For the non-1 percenters in California able to afford an electric car, the chances of finding a place to charge it should improve in the years ahead. That’s because a revised settlement between California regulators and NRG Energy encourages the company to build more charging infrastructure accessible to low- and middle-income people, and requires NRG to keep its network of electric vehicle charging stations open to network nonsubscribers for at least five years.
The state’s Public Utilities Commission said the new $100 million deal, filed for approval with federal authorities, would put 20 percent of 200 new fast-charging stations, capable of adding 50 miles of range to an electric car in less than 15 minutes, in low income areas in the San Francisco Bay Area, the San Joaquin Valley, the Los Angeles basin and San Diego County.
The agreement [PDF] is intended to settle a claim that Dynegy Energy overcharged the state for power back in 2001. NRG acquired Dynegy’s California assets in 2006, putting it on the hook for the state’s claim.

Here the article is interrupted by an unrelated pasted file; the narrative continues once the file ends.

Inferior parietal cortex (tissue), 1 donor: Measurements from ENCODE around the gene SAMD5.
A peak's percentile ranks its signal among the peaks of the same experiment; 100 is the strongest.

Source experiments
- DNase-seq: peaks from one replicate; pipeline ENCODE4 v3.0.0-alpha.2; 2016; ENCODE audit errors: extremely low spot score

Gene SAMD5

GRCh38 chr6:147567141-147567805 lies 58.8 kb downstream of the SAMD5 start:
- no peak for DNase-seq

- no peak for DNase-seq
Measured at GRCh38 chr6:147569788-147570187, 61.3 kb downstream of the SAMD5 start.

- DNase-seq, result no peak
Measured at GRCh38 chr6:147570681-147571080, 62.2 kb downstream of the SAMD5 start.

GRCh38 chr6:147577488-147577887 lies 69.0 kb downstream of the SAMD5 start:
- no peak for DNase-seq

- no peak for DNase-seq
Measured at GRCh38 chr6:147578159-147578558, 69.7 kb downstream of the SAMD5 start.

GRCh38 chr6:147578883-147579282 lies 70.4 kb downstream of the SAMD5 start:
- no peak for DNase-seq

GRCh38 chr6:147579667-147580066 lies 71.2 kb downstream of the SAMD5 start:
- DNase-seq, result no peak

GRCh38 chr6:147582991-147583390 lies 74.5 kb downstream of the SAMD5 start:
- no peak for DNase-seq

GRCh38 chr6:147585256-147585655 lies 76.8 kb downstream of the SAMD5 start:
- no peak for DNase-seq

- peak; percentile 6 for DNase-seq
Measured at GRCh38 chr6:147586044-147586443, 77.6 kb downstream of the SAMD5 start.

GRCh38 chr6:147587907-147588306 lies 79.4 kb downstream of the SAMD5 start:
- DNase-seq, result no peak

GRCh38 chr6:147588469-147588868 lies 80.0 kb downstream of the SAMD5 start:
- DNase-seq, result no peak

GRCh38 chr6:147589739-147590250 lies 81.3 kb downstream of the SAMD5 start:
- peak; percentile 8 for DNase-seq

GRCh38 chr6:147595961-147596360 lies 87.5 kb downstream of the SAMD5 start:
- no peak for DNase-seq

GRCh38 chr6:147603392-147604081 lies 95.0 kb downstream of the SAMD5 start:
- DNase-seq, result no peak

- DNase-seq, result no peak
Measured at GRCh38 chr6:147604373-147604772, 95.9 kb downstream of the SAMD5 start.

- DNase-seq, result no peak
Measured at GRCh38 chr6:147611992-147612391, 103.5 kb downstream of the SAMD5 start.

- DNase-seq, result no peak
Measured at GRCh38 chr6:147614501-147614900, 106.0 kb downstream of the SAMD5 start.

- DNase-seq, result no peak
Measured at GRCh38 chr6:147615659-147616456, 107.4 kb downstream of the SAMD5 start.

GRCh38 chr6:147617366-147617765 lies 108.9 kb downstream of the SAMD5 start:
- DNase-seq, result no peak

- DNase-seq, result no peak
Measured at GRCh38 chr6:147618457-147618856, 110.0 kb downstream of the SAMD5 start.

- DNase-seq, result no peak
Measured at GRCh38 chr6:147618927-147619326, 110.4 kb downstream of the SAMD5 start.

NRG and the state had announced a deal last month, but not long afterward it ran into criticism that the state was in effect giving NRG a leg up on building a subscription-based EV charging network in the state. NRG is a big player in large solar projects, but the company has been placing bets on the EV-charging front as well, backing the eVgo network in Texas as well as a vehicle-to-grid power project based on technology developed at the University of Delaware.
“This is simply a privatized network that, with the blessing of the state, will likely cause more harm than good in the long run,” Chelsea Sexton, an EV marketing expert and consumer advocate, told the San Jose Mercury News earlier this month in describing the initial settlement.